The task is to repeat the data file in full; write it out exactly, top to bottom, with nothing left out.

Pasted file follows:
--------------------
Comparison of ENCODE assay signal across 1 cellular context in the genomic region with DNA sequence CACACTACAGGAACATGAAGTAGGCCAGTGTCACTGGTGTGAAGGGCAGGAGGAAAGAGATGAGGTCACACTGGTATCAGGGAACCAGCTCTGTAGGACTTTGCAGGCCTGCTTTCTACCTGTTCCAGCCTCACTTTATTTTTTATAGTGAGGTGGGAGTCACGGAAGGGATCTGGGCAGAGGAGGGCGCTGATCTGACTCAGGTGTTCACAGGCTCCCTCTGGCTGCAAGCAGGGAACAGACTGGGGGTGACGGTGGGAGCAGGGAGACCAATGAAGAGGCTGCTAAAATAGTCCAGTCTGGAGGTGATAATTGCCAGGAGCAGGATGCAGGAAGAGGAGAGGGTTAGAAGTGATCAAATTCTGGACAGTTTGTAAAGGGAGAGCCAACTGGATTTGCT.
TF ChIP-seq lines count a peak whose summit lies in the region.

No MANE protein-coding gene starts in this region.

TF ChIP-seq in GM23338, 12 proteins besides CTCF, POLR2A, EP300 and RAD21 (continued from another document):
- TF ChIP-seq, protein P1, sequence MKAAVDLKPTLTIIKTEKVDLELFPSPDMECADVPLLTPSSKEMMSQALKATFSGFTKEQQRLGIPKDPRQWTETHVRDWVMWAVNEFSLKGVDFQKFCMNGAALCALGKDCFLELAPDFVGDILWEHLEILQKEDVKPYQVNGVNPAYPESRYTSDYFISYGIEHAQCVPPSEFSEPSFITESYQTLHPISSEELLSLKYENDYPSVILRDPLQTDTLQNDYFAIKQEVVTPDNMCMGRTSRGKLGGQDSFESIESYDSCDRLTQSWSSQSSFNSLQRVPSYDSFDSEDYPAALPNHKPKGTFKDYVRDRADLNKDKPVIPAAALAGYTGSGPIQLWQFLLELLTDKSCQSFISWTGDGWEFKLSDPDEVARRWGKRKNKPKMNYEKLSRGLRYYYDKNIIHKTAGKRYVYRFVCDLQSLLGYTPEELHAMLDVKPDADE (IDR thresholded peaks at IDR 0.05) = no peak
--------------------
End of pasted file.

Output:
Comparison of ENCODE assay signal across 1 cellular context in the genomic region with DNA sequence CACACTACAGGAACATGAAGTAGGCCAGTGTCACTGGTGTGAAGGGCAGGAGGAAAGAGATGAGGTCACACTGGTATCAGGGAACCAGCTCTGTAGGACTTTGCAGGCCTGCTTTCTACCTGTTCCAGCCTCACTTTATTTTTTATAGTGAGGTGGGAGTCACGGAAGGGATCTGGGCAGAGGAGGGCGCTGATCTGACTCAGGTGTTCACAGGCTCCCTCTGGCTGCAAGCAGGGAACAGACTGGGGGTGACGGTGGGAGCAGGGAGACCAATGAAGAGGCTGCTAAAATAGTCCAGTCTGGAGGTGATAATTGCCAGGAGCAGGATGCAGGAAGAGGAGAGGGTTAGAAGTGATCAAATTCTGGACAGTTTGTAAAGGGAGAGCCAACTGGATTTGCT.
TF ChIP-seq lines count a peak whose summit lies in the region.

No MANE protein-coding gene starts in this region.

TF ChIP-seq in GM23338, 12 proteins besides CTCF, POLR2A, EP300 and RAD21 (continued from another document):
- TF ChIP-seq, protein P1, sequence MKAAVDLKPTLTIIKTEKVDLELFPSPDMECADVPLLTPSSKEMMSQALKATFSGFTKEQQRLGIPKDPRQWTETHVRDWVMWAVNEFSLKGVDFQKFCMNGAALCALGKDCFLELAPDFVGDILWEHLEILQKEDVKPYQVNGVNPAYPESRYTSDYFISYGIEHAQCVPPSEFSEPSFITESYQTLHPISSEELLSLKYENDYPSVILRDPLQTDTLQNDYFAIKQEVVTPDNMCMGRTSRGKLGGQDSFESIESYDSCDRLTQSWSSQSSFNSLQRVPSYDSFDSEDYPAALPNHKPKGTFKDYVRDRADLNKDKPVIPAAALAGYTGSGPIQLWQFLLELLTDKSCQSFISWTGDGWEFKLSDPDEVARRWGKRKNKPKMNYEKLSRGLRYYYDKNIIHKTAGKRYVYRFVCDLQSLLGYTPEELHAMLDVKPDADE (IDR thresholded peaks at IDR 0.05) = no peak